CAPSULE: THE WALKING DECEASED is a wildly uneven zombie film parody. It takes a lot of pot shots at other familiar films, zombie and otherwise, but it soon loses steam and by the final act neither the jokes nor the plot of the film are working. Freshman Scott Dow directs a script from freshman screenwriter Tim Ogletree. There are better, funnier film parodies of the zombie subgenre. Rating: high +0 (-4 to +4) or 5/10

The IMDB tells me that the original title of this film was WALKING WITH THE DEAD. Do you get it? Like WALKING WITH DINOSAURS? But my guess is that probably made the title seem a little sepulchral and most people would not get it was a joke. So the film got the more obviously humorous title THE WALKING DECEASED. If one gag is not working, just remove the joke and drop another one in. Jokes are a major fraction of the dialog; there is little that can be taken at all seriously. That is sort of symbolic of the whole film. The plot is weak as a story but wherever things are not working the filmmakers just drop in another joke. Unfortunately their humor becomes wearing and not very funny. They at least try to take jabs at WARM BODIES, WORLD WAR Z, SHAUN OF THE DEAD, DAWN OF THE DEAD, ZOMBIELAND, 28 DAYS LATER, and of course THE WALKING DEAD. All the jabs leave little room to develop characters. You do not need a zombie attack premise to spend several minutes showing people getting stoned on drugs, but it seems thrown in to help the film reach feature length.

Our story opens as Sheriff Lincoln (played by Dave Sheridan) awakes in a hospital coming out of a coma and finds the world he knew has come to an end while he was unconscious. (Note the reference to 28 DAYS LATER, and to THE DAY OF THE TRIFFIDS.) Soon we are jumping around "two weeks later," "five weeks earlier"... Lincoln has formed a small band of survivors killing zombies and roving around the countryside. Joining the band is a closet zombie, Romeo (Troy Ogletree), who decides not to be antisocial to the living. We hear his thoughts as a sort of inner monolog, so the viewer may think he is the main character until he notices there is another of the band whose inner monologue appears in texting language as printed in air. The band finds Safe Haven Ranch ruled over by a mysterious couple who want to serve them Kool-Aid.

This is a film with minimal characterization beyond jokes and with even less plot to it. By the last half hour it has lost its narrative momentum. The movie is all sugar and no tension and is stretched to feature length with excessive drug sequences and a lot of politically incorrect humor. With all the zombie films being made, by now there have been some decent films parodying the zombie subgenre. Two of the better ones are FIDO and WARM BODIES. This one I cannot recommend. I rate this one a 0 on the -4 to +4 scale or 4/10.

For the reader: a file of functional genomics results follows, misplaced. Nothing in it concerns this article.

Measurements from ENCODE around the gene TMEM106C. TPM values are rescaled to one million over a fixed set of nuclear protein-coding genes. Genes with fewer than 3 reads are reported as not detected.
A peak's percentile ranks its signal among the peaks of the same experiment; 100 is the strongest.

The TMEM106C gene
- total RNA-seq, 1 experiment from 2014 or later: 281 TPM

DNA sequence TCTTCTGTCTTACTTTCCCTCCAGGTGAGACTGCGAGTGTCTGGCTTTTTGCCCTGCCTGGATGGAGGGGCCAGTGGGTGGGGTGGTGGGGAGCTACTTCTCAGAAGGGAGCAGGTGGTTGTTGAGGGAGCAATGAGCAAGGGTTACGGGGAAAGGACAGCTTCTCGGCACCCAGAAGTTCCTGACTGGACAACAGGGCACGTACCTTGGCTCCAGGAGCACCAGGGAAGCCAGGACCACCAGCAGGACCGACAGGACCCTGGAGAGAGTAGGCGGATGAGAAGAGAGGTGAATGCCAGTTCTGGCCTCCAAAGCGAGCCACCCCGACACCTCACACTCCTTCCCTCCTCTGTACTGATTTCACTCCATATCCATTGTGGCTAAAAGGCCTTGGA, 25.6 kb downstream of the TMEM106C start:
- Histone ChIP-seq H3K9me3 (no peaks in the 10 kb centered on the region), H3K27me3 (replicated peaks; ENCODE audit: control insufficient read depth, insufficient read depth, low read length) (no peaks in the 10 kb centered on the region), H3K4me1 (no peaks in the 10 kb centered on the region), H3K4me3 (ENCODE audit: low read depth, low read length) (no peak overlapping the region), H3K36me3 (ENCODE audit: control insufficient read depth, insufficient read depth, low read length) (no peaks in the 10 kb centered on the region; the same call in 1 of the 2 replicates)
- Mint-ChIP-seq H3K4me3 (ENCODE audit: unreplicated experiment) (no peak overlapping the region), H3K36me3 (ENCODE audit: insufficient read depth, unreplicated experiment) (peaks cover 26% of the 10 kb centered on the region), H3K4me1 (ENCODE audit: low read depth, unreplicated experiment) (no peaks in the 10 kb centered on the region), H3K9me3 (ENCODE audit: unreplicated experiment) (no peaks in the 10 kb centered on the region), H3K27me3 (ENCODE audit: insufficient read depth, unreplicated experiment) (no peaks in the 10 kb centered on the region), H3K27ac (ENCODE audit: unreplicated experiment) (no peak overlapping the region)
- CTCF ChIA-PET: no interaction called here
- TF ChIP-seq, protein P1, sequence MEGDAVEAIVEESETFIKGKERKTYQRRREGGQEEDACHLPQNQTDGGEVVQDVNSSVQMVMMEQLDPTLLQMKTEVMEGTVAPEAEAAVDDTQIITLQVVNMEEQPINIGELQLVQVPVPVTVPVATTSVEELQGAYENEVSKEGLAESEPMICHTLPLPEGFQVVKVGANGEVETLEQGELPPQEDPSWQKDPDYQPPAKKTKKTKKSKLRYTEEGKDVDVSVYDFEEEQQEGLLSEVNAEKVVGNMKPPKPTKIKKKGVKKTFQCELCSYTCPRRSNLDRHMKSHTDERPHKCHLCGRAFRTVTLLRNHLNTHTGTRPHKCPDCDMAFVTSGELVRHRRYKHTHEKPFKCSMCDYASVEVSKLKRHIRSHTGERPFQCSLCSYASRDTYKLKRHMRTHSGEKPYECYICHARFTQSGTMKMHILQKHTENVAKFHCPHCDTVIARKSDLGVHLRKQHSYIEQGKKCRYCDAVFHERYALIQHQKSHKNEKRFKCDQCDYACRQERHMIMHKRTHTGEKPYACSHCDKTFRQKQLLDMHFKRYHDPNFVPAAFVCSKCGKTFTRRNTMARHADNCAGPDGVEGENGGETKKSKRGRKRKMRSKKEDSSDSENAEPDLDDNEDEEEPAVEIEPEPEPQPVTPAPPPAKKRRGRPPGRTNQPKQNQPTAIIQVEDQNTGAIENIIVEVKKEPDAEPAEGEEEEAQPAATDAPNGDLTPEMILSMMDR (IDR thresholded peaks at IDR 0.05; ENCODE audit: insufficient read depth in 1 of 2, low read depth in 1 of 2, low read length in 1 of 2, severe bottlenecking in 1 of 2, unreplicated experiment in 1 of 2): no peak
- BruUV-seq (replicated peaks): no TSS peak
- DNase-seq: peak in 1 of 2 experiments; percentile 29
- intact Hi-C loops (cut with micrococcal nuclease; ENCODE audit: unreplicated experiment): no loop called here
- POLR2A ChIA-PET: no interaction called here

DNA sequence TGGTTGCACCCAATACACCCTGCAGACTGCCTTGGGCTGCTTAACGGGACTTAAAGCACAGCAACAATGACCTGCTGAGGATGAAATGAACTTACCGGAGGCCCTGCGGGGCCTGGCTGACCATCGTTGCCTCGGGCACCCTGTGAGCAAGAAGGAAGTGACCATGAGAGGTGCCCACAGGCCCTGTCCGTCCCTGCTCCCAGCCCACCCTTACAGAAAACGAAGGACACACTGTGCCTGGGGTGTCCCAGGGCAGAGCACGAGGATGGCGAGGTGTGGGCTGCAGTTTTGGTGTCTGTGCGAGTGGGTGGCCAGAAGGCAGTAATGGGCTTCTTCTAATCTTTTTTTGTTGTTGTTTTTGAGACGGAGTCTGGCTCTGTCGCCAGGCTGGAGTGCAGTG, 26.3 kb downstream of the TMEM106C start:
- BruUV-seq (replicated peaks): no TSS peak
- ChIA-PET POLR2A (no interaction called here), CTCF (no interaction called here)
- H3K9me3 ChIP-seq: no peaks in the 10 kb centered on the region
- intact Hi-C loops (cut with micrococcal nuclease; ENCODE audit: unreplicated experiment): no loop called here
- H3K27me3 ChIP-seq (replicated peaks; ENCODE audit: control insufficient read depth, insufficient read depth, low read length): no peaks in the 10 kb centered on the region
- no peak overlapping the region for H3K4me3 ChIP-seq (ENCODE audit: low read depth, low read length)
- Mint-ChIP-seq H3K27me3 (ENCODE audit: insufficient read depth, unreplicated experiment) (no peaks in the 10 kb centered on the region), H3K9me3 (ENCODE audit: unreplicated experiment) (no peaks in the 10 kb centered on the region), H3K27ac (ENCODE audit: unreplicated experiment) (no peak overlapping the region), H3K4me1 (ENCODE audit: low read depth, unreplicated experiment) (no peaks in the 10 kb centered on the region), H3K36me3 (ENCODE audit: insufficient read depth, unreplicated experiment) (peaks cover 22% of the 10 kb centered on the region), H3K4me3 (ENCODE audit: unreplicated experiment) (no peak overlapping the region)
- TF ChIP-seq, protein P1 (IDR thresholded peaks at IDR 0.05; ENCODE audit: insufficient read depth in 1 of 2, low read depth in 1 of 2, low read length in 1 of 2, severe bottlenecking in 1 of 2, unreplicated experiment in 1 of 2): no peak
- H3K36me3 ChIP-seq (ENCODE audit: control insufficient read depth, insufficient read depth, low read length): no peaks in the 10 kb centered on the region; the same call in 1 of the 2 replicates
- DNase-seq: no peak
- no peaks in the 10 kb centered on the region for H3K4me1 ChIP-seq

If you want to see the blooper clips of the actors having a good time, they run under the closing credits. But nobody involved with this film has the wit of a Jackie Chan.

Film Credits:

What others are saying:


Enceladus (comments by Greg Frederick):

NASA's Cassini spacecraft has been orbiting Saturn and imaging the moons of Saturn since 2004. One of the smaller moons of Saturn named Enceladus (diameter of 314 miles) is especially interesting. This ice-covered moon has a liquid ocean under the outer ice layer. Geysers of water vapor and organic chemicals have been seen coming off the surface ice layer on Enceladus by Cassini. Cassini flew thru one of the geyser plumes and studied the water vapor and organics in it in 2008. It was found that these organic chemicals are part of the essential building blocks of life.

Just recently scientists on the Cassini mission released their findings about the very small silica (silicon dioxide) particles in Saturn's' outer E ring. These 4-16 nanometer sized silica particles can only form under very specific conditions; they need water which is at least 194 degrees F in temperature, at depths of at least 25 miles. Cassini scientists know that the silica particles are coming from the geysers of Enceladus. We find such specific conditions on the Earth at the hydrothermal vents deep under our Oceans. These deep hydrothermal vents on Earth are teeming with life. This form of life uses the chemicals from the vent and the warmer waters to exist. So, now the data from Cassini is telling scientists that deep hydrothermal vents are at the bottom of Enceladus's Ocean. Enceladus obtains this internal heat from the gravitational pull of Saturn. Though not conclusive, the mounting evidence suggests there could be life in Enceladus's ocean. [-gf]

[By the way, it's pronounced "en-SEL-uh-duss". -ecl]

Super Pi Day (letters of comment by Lee Beaumont and Andre Kuzniarek):

In response to the comments on Super Pi Day in the 03/13/15 issue of the MT VOID, Lee Beaumont writes:

Of course I am looking forward to super pi day, however I do have a concern.

If Pi is approximately 3.14159265359, truncating this to 10 digits gives: 3.141592653 which can be expressed as 3/14/15 9:26:53.

However rounding it to 10 places gives: 3.141592654 which can be expressed as 3/14/15 9:26:54.